3D Printer Hot Off The Griddle

If you look at [Proper Printing’s] latest video — see below — you’ll immediately get the idea behind his latest printer. There are two heads on two separate gantries, which, of course, opens up many possibilities. But when you think you’ve seen enough, you find out the heated bed is a kitchen griddle, and… well, for us, we had to keep watching.

The heated bed idea was interesting, although the flatness left something to be desired. While it is a simple idea, getting the two gantries to move reliably across the hotbed griddle took a lot of parts and a careful design. We wonder how evenly the griddle heats — ours definitely has hot spots when we cook with it.

While the video made it look smooth, he confessed that there were a few redesign cycles. We were curious about the electronics, and obviously, some of the more exotic uses for this will require customized software. The gantries use a core XY drive and it looks like there is still some work to do to perfect it.

We were also amused to see something we’ve seen a lot lately but would have never seen a decade ago. It is now so cheap to make a PCB that many projects, including this one, use PCBs with no traces to get precisely machined flat pieces made inexpensively.

There probably isn’t enough detail here to make an exact copy of the printer, but the real value here is the idea and if you have the interest, you can probably put your own spin on the system. Nothing seemed especially exotic.

If you learn nothing else, you’ll probably enjoy the field expedient filament holder that appears about 25 minutes into the video. Full disclosure: at the end of the video, he has only one gantry running, so clearly, this is a work in progress. But we do love unique printers. Especially those that have odd form factors.


9 thoughts on “3D Printer Hot Off The Griddle

  1. For an earlier version of a more polished (and expensive) multi gantry setup look into the machine Titan Robotics made for Autodesk’s “Project Escher”. Was back about 8 years ago.

    Biggest issue from my understanding is firmware (setting up proper slowdowns to avoid collisions) and the slicer.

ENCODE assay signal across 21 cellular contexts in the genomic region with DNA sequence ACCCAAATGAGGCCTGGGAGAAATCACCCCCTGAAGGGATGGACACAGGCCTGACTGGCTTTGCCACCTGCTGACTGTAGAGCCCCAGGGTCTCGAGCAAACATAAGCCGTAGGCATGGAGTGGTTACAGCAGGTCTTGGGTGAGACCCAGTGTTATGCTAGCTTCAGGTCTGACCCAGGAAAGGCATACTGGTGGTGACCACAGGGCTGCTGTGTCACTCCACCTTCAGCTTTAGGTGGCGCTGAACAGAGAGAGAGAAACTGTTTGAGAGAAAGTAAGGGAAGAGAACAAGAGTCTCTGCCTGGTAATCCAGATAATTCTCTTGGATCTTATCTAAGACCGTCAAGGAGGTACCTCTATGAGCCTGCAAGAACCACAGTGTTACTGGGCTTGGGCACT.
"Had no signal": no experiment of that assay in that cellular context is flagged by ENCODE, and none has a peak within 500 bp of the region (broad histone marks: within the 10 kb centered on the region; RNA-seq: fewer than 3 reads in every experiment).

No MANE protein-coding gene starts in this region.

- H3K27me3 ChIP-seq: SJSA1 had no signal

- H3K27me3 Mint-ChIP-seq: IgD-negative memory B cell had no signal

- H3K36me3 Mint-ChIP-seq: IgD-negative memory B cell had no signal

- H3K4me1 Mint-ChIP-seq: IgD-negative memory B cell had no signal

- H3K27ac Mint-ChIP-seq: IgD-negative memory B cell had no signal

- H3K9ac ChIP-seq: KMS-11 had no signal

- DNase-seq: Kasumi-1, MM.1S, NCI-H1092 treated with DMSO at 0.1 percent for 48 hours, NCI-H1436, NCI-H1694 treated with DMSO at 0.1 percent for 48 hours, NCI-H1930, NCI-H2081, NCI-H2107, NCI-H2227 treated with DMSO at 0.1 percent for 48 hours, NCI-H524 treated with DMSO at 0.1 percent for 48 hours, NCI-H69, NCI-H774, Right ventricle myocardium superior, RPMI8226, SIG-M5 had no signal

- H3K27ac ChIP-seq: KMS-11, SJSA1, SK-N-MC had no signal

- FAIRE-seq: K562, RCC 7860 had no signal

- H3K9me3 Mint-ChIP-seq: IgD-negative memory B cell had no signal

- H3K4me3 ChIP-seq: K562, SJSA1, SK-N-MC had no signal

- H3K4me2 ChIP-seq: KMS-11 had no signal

Personally, I would love to see more of the multi gantry concept being explored.

  2. I made a large 3D printer at one point using an electric griddle. What I did was get a thin flat stone tile and heatsink epoxy that down onto the surface of the griddle using a slow cure heatsink epoxy so I had time to roughly level it (the fine leveling I did with screws and springs underneath).

    I then used a solid state relay to let my RAMPS board drive the heated bed in bang-bang mode. I used a dremel to mill out a spot on the stone tile to heatsink epoxy in a thermistor and after a round of PID tuning and spot checking it at various points it was pretty even. The thermal mass of the stone made it very forgiving of the bang-bang drive although the downside was that it was slow to heat up.

    1. This is where it might be useful to talk to a kitchen countertop place about purchasing a sink cutout or other large offcut from a slab they are cutting. Sometimes they will subdivide the offcuts to use as samples, but if you ask, they might keep it as a large offcut you can snag for cheap. Super flat already (some natural stone tiles are intentionally cut with a texture or cup to them), and not as heavy or thick as a precision granite slab used in machining work.

  3. The griddle is a reasonable idea, especially considering [Proper Printing] is using a sheet of glass as the actual print surface, a bit of gluestick and it’s good to go, even if it is a rough concept. He puts an absolute ton of work into these builds, it’s really a joy to watch someone iterate through ideas like he does.

  4. The sad thing about this is that it’s not a hardware problem. That can be a little bit challenging too ofc but in essence if you do the software first, you will learn about any and all benefits. Then you do the hardware and learn about the downsides! (Probably the same as for every 3D printer, but squared since there is two of most parts!)

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